NHS Pay

Part of the debate – in the House of Commons at 1:54 pm on 13th September 2017.

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Photo of Philippa Whitford Philippa Whitford Shadow SNP Spokesperson (Health and Social Care) 1:54 pm, 13th September 2017

We have had many debates on the NHS in the House, and as I have said previously, the workforce is one of our biggest challenges, which is why it is so important to get this right. The debate is focused on NHS staff, but we are discussing all public sector workers. We are talking about all workers within the NHS: we must not only consider those at different grades, but not allow a separation between frontline and back-of-house staff. As a surgeon, if I turn up at a clinic and there are no case sheets and the patient has not been informed of their appointment, it is a totally pointless exercise. We need to realise that the NHS is a team, and if we do not look after the team, it will not work.

Obviously this all started with the crash. I will defend Members further along the Opposition Benches, because I get really bored with the Labour party being given responsibility for the crash. Labour did not have that degree of world domination. It was a world crash. At the time of the crash, it was right to look at public sector pay, because it is a big outlay. The reason given at the time was to avoid redundancies and keep people in their jobs. However, although in Scotland we have had no compulsory redundancies, there have been 20,000 NHS redundancies over the past seven years and more than 40,000 compulsory redundancies among public sector workers. That means that people in England had a pay freeze for three years and then a pay cap, but they still lost colleagues.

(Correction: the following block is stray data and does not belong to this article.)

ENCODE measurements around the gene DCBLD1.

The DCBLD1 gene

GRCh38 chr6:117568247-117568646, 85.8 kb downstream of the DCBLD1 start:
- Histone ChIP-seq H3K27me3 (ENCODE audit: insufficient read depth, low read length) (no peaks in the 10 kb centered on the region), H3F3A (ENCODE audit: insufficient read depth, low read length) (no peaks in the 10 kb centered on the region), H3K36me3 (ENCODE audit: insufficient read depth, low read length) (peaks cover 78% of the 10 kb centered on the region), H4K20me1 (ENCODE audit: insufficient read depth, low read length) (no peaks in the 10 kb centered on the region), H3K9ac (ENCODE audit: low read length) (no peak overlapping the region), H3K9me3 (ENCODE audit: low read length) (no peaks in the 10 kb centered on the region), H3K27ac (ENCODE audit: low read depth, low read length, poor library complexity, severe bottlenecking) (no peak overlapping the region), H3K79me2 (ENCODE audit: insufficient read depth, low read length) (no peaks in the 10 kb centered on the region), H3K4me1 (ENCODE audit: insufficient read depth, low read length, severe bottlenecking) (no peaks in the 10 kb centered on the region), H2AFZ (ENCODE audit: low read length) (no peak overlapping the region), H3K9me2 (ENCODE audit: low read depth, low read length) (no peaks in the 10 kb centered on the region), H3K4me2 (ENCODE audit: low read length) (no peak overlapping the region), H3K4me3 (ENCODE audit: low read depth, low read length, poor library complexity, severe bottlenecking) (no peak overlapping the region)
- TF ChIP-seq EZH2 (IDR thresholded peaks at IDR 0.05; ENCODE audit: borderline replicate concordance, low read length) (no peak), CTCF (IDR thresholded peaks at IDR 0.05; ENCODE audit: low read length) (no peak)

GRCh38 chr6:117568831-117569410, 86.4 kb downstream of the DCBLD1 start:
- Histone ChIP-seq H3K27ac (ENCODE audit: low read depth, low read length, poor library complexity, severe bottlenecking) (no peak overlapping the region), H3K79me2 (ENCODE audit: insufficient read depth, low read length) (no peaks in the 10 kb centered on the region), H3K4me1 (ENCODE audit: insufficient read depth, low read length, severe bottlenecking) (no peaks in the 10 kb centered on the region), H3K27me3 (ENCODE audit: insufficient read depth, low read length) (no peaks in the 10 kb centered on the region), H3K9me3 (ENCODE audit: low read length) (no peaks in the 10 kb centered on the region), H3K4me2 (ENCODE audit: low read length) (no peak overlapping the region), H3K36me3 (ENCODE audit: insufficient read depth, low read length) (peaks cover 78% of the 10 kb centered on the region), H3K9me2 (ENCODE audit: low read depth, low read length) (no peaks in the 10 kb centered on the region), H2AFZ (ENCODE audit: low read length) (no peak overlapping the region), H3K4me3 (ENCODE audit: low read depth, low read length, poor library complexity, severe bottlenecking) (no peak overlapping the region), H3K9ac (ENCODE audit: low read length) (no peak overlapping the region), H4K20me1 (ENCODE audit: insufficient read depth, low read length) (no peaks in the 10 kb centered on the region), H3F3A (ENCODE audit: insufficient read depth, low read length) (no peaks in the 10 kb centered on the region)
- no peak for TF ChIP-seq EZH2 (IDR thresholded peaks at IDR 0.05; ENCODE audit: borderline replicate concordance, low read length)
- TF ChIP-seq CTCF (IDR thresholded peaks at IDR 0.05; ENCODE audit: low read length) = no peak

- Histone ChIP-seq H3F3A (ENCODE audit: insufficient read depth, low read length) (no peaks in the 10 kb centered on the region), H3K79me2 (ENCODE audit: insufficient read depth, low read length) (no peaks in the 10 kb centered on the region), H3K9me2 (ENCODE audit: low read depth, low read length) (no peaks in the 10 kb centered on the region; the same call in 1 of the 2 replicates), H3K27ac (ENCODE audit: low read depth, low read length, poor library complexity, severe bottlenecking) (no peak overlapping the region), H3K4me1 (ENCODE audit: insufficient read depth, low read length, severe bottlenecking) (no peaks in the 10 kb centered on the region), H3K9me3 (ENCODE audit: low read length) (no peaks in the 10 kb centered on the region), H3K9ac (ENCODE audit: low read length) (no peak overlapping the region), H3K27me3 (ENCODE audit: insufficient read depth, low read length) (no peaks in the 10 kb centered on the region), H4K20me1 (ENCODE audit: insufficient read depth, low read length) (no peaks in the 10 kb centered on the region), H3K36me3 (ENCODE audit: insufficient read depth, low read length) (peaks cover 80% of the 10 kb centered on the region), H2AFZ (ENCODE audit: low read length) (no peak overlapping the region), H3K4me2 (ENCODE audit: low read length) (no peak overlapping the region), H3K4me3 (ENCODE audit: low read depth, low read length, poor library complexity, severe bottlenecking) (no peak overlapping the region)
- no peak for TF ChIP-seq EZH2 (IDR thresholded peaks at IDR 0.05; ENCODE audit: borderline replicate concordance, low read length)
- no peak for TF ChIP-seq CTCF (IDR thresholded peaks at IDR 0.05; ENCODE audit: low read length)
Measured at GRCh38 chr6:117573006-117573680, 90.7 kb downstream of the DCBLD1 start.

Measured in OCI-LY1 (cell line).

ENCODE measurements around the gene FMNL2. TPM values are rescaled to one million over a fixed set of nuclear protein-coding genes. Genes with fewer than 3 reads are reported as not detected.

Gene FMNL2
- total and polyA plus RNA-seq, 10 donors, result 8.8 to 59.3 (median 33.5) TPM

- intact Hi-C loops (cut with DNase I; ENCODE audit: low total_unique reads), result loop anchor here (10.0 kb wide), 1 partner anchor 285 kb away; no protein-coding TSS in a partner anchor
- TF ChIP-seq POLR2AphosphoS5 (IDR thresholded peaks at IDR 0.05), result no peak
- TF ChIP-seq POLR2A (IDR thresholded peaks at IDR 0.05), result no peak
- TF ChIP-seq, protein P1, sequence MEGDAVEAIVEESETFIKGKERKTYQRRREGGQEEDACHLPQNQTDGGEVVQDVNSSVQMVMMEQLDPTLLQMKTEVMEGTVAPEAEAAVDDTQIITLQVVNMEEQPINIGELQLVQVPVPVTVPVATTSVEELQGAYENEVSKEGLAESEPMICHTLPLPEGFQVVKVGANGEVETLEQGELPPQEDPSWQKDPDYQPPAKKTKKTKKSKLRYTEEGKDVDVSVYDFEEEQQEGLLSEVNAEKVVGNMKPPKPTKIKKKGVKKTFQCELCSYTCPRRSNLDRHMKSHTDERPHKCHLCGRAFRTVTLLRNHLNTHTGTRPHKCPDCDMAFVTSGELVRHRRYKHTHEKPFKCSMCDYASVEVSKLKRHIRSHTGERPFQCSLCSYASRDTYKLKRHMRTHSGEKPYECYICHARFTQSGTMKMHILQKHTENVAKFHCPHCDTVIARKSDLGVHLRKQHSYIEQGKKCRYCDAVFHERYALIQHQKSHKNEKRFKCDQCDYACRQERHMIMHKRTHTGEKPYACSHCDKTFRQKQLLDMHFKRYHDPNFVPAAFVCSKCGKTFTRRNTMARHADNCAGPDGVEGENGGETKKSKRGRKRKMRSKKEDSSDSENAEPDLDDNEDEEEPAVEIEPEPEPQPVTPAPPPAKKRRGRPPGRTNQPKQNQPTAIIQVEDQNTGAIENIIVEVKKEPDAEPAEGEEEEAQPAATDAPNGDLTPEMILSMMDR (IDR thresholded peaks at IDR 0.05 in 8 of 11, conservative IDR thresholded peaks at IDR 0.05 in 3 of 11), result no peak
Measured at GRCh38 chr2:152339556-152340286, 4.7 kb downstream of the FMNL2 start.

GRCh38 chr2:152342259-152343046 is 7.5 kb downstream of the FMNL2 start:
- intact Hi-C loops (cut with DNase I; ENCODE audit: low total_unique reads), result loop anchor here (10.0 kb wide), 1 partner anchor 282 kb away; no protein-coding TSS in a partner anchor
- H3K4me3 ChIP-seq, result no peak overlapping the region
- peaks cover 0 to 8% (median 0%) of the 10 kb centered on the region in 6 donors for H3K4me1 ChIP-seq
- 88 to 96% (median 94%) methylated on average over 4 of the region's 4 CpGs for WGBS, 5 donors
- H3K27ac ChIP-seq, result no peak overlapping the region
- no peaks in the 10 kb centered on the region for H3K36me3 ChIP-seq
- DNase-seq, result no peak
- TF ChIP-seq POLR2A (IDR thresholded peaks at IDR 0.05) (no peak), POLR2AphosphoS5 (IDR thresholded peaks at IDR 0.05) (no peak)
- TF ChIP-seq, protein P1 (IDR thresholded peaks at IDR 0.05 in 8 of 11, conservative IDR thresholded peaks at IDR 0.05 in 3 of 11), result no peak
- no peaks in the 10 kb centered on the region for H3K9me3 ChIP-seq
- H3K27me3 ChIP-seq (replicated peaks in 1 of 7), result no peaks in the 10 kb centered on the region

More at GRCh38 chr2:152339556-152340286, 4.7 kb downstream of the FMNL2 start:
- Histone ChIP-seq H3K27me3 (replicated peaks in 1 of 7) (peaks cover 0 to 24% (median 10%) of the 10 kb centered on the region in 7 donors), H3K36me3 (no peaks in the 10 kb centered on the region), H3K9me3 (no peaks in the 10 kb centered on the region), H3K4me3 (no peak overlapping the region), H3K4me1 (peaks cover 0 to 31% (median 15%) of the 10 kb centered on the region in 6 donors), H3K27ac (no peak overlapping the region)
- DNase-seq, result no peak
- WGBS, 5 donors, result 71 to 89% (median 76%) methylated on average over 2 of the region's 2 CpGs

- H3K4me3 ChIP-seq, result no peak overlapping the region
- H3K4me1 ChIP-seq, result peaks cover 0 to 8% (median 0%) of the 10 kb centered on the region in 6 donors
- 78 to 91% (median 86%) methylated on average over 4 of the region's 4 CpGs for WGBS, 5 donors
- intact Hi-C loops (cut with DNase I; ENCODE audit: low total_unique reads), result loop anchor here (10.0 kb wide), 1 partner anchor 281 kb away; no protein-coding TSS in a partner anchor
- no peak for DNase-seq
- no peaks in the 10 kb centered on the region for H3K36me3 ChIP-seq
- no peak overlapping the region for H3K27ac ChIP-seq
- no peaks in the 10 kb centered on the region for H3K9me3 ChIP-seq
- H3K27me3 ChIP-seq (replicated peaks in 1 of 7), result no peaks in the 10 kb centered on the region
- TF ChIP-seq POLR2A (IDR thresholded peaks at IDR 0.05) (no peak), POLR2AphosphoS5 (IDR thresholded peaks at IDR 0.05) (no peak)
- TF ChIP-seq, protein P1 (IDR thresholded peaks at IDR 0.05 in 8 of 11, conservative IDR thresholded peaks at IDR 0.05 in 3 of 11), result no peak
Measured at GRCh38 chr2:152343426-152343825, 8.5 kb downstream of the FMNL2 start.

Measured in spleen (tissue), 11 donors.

I still work in the NHS and, until the recent campaign, I would have heard comments from nursing colleagues about not money but staffing—people being on shifts and feeling thinly spread, unable to care, anxious about the danger to their patients. I would say that that is the No. 1 concern, but people in England have had a double whammy: they have had the pay freeze and the pay cap, yet they have still had redundancies. From what we read, there could be a lot more to come from the sustainability and transformation plans, and that is just plain wrong.

In Scotland, we focused what money we had in a different way. The people on less than £21,000 got 3% rises every year, with an absolute minimum in 2010 of £250, which has now risen to £400. If we focused only on percentages, a consultant like me would be sitting on a great pay rise, while the person who is cleaning the bedpans and making the beds would get a pitiful rise, so it is important that more of the money is pushed lower down. In Scotland, we pay the real living wage, not what we Scottish National party Members call the pretendy living wage—the national living wage. A living wage should be a wage on which someone can live. It is as simple as that. Our public sector workers demand no less than that.